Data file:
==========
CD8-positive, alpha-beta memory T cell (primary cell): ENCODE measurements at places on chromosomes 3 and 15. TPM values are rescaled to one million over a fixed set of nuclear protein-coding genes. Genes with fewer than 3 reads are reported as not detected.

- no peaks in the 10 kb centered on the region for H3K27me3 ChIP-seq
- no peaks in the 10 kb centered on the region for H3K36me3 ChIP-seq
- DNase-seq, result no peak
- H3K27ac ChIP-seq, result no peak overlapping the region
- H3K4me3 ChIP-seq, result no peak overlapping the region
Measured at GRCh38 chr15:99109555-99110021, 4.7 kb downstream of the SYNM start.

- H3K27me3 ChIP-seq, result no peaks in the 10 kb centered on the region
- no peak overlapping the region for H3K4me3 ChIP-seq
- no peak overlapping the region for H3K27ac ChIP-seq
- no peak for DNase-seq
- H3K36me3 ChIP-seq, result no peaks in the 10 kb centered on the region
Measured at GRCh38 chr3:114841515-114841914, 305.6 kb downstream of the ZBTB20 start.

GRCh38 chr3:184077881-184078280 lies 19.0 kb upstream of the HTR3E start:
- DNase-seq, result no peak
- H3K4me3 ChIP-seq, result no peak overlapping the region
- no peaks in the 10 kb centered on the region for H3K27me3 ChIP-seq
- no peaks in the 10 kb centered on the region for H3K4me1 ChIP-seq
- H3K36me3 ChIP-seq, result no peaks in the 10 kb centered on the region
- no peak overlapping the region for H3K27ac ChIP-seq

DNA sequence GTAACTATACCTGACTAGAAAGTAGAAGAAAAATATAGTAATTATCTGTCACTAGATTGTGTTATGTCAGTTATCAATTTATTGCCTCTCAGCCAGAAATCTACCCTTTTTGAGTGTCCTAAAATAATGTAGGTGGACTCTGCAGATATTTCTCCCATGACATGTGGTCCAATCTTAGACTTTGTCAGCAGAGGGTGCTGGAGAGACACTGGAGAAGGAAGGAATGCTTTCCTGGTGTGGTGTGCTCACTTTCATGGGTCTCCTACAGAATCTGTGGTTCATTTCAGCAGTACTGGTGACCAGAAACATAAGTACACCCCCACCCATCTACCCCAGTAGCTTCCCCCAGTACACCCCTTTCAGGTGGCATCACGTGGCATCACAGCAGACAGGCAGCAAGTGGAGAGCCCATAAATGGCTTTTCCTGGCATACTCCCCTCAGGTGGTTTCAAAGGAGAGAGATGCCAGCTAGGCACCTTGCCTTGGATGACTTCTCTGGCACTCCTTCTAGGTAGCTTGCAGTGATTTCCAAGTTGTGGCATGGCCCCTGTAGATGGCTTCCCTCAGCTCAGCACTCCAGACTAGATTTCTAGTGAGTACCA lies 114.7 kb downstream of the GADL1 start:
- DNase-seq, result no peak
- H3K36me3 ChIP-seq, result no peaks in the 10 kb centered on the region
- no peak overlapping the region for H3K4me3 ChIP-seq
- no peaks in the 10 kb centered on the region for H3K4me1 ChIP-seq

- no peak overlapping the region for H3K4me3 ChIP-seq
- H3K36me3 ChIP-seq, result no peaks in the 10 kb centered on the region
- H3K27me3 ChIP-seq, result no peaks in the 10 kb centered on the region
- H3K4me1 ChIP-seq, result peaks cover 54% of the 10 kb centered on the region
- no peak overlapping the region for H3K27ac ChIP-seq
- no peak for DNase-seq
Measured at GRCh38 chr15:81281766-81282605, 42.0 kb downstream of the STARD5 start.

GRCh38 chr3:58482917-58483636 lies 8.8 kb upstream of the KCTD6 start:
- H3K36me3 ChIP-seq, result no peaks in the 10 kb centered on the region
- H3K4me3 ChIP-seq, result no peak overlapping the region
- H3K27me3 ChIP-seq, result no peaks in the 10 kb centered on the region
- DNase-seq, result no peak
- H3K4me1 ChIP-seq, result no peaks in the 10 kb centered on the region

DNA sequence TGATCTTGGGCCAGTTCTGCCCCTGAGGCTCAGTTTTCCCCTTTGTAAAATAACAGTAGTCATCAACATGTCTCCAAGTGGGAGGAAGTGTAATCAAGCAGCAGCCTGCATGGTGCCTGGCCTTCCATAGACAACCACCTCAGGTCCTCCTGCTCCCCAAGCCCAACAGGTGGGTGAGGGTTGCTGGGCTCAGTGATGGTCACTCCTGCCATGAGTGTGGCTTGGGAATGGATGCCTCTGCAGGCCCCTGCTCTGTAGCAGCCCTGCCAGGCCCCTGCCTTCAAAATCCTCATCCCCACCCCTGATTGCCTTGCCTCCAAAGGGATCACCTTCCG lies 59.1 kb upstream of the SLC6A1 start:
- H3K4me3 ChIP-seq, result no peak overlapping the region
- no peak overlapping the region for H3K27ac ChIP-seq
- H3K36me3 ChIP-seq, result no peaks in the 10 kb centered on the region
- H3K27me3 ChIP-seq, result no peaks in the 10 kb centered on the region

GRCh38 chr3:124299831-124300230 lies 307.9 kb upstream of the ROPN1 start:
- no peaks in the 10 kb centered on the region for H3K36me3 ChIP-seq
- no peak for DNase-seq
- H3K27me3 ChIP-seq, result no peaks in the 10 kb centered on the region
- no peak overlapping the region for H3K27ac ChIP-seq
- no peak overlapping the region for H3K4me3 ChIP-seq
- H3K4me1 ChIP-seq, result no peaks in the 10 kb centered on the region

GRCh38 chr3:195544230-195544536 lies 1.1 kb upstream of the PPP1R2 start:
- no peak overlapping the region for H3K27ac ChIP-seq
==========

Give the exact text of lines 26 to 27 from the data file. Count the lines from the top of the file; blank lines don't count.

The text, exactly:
- no peak overlapping the region for H3K4me3 ChIP-seq
- H3K36me3 ChIP-seq, result no peaks in the 10 kb centered on the region